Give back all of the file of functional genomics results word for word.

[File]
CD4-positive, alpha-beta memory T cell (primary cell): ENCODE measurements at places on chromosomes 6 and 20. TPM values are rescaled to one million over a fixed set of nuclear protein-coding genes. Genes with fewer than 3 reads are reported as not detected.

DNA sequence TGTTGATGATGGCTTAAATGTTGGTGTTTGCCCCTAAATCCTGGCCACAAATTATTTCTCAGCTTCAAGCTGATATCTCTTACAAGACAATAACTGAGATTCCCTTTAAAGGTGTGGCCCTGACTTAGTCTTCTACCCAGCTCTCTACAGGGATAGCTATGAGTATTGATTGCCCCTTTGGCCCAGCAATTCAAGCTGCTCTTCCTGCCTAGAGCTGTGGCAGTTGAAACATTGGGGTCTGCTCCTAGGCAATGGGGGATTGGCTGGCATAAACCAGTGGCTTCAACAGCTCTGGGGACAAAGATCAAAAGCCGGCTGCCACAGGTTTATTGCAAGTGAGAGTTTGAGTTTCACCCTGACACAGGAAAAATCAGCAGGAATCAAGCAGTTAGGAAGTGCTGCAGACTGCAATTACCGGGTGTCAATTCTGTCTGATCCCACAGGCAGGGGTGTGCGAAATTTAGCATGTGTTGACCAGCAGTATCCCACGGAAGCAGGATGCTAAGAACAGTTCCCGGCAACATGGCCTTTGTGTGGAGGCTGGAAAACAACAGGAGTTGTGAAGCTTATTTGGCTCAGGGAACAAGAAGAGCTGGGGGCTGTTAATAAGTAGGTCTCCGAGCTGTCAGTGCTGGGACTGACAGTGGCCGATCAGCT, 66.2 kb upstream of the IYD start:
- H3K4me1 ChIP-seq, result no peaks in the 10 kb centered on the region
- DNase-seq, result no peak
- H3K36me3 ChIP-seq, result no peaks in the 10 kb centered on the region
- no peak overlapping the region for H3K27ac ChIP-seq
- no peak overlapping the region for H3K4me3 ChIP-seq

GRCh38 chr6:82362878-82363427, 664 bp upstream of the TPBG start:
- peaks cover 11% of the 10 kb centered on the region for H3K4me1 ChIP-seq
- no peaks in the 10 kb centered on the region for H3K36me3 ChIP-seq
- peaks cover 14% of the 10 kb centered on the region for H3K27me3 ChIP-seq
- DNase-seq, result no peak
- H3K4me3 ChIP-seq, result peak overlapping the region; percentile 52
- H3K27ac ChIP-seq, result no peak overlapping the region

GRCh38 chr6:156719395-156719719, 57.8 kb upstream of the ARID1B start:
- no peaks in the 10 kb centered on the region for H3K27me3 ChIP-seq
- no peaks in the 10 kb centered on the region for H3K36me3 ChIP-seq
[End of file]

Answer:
CD4-positive, alpha-beta memory T cell (primary cell): ENCODE measurements at places on chromosomes 6 and 20. TPM values are rescaled to one million over a fixed set of nuclear protein-coding genes. Genes with fewer than 3 reads are reported as not detected.

DNA sequence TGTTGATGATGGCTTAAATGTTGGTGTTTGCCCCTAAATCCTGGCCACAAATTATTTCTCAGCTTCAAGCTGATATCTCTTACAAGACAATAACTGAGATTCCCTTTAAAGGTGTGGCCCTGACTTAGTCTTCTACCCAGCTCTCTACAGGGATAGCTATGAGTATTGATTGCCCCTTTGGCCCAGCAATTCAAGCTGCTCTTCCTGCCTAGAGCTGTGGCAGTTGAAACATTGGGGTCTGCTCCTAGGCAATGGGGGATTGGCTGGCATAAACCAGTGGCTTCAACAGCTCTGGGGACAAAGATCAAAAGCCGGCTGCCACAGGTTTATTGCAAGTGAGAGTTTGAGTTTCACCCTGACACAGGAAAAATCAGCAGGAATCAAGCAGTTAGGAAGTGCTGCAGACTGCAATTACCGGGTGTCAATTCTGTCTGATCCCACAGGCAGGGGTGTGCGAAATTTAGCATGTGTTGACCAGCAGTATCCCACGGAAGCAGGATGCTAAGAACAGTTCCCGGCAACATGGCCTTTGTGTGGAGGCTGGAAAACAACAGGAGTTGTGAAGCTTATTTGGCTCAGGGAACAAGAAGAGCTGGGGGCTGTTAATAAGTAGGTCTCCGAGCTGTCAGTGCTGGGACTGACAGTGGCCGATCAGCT, 66.2 kb upstream of the IYD start:
- H3K4me1 ChIP-seq, result no peaks in the 10 kb centered on the region
- DNase-seq, result no peak
- H3K36me3 ChIP-seq, result no peaks in the 10 kb centered on the region
- no peak overlapping the region for H3K27ac ChIP-seq
- no peak overlapping the region for H3K4me3 ChIP-seq

GRCh38 chr6:82362878-82363427, 664 bp upstream of the TPBG start:
- peaks cover 11% of the 10 kb centered on the region for H3K4me1 ChIP-seq
- no peaks in the 10 kb centered on the region for H3K36me3 ChIP-seq
- peaks cover 14% of the 10 kb centered on the region for H3K27me3 ChIP-seq
- DNase-seq, result no peak
- H3K4me3 ChIP-seq, result peak overlapping the region; percentile 52
- H3K27ac ChIP-seq, result no peak overlapping the region

GRCh38 chr6:156719395-156719719, 57.8 kb upstream of the ARID1B start:
- no peaks in the 10 kb centered on the region for H3K27me3 ChIP-seq
- no peaks in the 10 kb centered on the region for H3K36me3 ChIP-seq